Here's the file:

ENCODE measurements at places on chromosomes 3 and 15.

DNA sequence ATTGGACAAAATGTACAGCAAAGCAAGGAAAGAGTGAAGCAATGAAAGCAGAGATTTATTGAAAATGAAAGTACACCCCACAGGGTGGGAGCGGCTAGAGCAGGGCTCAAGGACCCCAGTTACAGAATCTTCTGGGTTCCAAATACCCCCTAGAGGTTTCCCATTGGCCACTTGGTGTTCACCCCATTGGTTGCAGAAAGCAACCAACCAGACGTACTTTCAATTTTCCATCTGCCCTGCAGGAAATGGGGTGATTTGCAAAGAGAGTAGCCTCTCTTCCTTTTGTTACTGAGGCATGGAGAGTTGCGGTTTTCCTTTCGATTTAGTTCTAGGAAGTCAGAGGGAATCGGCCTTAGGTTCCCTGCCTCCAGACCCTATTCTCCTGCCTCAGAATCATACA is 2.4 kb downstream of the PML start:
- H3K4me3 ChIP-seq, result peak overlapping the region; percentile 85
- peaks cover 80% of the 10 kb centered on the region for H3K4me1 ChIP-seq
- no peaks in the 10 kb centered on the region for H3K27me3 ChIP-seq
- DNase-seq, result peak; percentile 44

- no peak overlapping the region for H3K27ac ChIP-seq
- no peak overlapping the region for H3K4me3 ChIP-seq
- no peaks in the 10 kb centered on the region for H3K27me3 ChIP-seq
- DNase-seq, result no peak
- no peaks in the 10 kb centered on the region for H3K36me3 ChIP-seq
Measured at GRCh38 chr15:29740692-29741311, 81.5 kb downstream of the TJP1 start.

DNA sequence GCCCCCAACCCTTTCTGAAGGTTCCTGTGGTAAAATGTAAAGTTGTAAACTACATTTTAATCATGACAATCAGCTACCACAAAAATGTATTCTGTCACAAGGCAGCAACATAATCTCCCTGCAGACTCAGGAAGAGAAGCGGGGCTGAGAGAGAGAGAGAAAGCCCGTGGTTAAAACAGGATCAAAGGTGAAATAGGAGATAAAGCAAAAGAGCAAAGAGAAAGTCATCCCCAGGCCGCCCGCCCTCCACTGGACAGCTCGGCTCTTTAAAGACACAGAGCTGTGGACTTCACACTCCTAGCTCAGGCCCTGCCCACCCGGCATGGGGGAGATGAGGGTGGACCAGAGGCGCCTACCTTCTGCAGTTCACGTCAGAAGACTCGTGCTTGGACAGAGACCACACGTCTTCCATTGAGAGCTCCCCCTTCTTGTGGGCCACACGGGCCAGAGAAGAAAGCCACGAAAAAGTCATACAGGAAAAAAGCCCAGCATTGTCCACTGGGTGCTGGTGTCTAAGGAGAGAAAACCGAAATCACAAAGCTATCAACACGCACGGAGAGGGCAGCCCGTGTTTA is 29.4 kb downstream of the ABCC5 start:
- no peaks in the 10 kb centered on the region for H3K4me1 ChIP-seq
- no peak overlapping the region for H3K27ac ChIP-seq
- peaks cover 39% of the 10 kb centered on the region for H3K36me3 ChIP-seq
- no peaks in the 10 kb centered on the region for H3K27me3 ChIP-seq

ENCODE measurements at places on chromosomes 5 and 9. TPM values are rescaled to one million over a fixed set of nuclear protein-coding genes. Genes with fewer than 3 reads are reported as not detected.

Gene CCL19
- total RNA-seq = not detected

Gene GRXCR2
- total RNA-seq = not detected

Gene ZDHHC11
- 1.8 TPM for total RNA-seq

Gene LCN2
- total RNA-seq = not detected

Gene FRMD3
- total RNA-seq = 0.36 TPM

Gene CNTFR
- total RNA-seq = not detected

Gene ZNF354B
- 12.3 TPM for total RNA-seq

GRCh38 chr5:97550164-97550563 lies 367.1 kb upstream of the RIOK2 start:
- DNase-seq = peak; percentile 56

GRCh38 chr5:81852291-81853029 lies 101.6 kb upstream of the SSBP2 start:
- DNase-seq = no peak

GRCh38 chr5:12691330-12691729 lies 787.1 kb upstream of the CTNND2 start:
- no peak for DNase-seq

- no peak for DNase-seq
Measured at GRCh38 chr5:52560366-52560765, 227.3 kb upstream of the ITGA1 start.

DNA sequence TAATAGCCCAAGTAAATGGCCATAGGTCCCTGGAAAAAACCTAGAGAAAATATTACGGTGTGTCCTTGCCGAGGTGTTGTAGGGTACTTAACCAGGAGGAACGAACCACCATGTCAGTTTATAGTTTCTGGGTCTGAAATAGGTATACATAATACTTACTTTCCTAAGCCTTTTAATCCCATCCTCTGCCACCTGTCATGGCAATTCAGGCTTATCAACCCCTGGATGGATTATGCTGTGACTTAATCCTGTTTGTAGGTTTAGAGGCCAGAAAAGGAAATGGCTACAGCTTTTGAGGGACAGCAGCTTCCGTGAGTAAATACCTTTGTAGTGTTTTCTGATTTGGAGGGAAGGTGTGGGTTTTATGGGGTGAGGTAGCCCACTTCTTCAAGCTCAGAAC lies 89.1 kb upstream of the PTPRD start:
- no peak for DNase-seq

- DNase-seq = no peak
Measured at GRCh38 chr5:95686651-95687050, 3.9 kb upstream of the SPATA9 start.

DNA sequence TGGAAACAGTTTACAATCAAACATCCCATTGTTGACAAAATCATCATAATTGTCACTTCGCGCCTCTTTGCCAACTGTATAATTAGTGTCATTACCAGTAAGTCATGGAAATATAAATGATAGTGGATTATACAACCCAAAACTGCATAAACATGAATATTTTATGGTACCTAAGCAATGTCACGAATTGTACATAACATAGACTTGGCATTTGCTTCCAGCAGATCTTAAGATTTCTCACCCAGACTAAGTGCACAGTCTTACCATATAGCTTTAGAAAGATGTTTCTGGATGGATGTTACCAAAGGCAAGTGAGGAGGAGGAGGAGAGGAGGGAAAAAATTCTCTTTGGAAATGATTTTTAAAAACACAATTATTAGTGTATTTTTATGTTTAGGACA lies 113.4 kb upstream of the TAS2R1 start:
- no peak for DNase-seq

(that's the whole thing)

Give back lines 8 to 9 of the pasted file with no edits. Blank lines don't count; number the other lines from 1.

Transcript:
- no peak overlapping the region for H3K4me3 ChIP-seq
- no peaks in the 10 kb centered on the region for H3K27me3 ChIP-seq